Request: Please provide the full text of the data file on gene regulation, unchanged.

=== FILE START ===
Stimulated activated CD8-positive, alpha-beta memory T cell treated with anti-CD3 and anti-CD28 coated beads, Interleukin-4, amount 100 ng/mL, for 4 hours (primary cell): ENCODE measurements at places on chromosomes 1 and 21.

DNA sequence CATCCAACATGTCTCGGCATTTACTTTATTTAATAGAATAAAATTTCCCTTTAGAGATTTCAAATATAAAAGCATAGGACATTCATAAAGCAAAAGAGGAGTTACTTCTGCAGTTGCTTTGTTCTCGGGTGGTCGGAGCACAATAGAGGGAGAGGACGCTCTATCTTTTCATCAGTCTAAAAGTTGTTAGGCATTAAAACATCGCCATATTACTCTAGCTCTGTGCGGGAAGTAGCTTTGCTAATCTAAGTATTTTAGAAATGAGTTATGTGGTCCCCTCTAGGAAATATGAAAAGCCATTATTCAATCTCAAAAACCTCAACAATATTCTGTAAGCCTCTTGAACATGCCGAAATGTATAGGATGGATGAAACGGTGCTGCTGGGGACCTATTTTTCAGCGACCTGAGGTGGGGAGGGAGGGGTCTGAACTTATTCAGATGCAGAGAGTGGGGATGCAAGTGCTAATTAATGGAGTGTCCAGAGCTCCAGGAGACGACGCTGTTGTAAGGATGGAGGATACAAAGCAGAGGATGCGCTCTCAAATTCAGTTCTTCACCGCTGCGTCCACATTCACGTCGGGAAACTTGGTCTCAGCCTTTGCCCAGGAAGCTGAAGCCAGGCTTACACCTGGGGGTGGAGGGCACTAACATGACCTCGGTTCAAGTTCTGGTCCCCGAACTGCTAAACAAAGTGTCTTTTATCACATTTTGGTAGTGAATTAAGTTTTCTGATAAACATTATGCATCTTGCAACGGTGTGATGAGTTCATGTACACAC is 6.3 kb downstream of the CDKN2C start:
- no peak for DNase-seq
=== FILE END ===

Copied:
Stimulated activated CD8-positive, alpha-beta memory T cell treated with anti-CD3 and anti-CD28 coated beads, Interleukin-4, amount 100 ng/mL, for 4 hours (primary cell): ENCODE measurements at places on chromosomes 1 and 21.

DNA sequence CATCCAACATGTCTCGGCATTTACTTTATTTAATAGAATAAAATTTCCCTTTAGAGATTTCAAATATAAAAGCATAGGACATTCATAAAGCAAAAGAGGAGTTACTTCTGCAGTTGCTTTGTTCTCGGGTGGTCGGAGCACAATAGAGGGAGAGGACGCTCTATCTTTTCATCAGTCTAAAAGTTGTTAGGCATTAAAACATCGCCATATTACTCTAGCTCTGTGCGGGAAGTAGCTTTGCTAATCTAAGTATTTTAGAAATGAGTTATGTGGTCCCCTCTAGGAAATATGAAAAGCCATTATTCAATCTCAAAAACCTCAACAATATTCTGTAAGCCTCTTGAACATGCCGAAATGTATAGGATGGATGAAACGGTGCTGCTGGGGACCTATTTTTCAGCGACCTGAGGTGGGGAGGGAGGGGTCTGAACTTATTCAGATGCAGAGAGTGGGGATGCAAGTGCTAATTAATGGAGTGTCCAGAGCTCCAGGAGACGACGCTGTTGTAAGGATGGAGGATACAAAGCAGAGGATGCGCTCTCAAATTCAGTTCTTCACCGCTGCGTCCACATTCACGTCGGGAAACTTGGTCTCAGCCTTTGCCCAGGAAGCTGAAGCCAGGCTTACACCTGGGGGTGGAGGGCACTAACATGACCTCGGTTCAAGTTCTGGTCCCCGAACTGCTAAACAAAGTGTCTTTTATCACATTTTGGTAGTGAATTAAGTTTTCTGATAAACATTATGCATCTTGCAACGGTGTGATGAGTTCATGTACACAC is 6.3 kb downstream of the CDKN2C start:
- no peak for DNase-seq